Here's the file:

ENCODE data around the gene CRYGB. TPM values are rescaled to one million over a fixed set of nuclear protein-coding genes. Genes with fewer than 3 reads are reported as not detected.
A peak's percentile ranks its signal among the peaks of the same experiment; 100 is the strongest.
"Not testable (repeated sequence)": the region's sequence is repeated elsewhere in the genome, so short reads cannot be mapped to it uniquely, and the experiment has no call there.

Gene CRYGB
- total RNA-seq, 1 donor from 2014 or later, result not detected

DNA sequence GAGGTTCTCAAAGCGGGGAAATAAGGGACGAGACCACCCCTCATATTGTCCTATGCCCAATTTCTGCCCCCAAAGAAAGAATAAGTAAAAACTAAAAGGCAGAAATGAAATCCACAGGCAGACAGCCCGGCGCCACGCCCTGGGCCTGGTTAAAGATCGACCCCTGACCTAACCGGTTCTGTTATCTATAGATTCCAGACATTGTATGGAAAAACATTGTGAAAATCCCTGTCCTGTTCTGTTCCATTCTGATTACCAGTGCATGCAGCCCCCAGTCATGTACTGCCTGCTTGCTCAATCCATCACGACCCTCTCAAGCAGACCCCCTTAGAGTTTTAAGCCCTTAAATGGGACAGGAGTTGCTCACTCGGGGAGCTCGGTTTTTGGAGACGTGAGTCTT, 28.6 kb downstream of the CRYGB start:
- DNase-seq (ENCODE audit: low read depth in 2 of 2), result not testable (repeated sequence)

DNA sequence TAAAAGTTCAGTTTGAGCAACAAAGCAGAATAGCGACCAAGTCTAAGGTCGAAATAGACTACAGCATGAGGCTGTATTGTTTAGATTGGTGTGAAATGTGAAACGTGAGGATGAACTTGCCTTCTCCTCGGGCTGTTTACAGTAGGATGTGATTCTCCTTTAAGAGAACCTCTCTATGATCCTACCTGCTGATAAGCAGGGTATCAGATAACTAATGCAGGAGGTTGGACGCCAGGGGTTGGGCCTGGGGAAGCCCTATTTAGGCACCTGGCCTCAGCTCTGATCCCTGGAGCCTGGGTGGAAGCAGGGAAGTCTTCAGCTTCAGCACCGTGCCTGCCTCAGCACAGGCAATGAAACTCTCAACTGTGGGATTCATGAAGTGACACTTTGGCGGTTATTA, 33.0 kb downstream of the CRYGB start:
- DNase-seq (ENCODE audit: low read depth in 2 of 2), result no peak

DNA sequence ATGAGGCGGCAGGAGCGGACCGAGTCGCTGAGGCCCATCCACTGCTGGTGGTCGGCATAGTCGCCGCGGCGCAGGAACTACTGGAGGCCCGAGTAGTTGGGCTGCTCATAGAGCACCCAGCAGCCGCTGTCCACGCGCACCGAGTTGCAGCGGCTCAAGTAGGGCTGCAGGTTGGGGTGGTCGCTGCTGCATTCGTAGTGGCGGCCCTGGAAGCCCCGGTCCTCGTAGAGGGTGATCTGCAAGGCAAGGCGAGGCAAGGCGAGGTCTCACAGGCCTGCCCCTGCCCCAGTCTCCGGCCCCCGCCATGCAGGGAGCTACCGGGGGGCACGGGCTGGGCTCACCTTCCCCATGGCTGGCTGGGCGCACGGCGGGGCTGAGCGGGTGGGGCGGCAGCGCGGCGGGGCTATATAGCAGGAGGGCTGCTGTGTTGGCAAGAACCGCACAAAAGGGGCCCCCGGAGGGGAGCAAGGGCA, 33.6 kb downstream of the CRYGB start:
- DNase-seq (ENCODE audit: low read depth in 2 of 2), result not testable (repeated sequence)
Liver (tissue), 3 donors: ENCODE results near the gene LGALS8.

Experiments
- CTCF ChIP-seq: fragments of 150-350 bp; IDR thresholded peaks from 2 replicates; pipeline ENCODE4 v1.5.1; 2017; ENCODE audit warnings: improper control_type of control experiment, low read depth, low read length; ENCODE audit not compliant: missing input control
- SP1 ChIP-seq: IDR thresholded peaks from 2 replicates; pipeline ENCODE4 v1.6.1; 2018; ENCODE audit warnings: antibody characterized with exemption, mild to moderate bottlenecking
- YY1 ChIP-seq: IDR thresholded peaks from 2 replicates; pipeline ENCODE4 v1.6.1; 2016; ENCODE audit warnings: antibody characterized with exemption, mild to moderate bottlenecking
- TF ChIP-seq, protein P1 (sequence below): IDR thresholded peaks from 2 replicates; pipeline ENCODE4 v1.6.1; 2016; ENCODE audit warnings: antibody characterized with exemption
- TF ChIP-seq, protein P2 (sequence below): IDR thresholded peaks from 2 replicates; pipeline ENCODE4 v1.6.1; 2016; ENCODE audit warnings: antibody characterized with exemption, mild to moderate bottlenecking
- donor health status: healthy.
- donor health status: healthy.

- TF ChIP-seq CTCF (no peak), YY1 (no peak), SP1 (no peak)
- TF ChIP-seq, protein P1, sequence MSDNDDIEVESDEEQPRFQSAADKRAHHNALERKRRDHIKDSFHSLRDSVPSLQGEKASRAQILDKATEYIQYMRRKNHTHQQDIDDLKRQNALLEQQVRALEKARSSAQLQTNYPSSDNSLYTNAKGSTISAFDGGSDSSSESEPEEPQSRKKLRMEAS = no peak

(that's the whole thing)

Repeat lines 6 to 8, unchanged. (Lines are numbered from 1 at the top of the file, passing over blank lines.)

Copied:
DNA sequence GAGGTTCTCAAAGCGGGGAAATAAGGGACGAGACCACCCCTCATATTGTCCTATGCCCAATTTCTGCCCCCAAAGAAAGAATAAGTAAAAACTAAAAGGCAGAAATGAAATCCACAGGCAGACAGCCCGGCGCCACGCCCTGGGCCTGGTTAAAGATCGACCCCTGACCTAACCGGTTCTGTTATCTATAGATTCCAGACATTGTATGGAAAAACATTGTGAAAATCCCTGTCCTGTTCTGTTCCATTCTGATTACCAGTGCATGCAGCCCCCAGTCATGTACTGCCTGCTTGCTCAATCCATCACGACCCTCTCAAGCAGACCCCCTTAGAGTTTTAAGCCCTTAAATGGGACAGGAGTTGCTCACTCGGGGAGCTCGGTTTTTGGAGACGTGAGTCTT, 28.6 kb downstream of the CRYGB start:
- DNase-seq (ENCODE audit: low read depth in 2 of 2), result not testable (repeated sequence)

DNA sequence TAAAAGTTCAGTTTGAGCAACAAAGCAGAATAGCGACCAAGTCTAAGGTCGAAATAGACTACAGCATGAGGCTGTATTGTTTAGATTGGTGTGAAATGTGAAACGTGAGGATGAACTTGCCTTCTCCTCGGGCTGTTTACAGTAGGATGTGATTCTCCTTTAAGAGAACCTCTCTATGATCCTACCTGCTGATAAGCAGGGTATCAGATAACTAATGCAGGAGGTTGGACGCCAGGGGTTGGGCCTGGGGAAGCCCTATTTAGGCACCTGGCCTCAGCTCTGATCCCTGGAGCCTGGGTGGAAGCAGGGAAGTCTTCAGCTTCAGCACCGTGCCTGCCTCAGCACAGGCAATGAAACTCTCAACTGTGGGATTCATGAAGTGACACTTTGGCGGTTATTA, 33.0 kb downstream of the CRYGB start: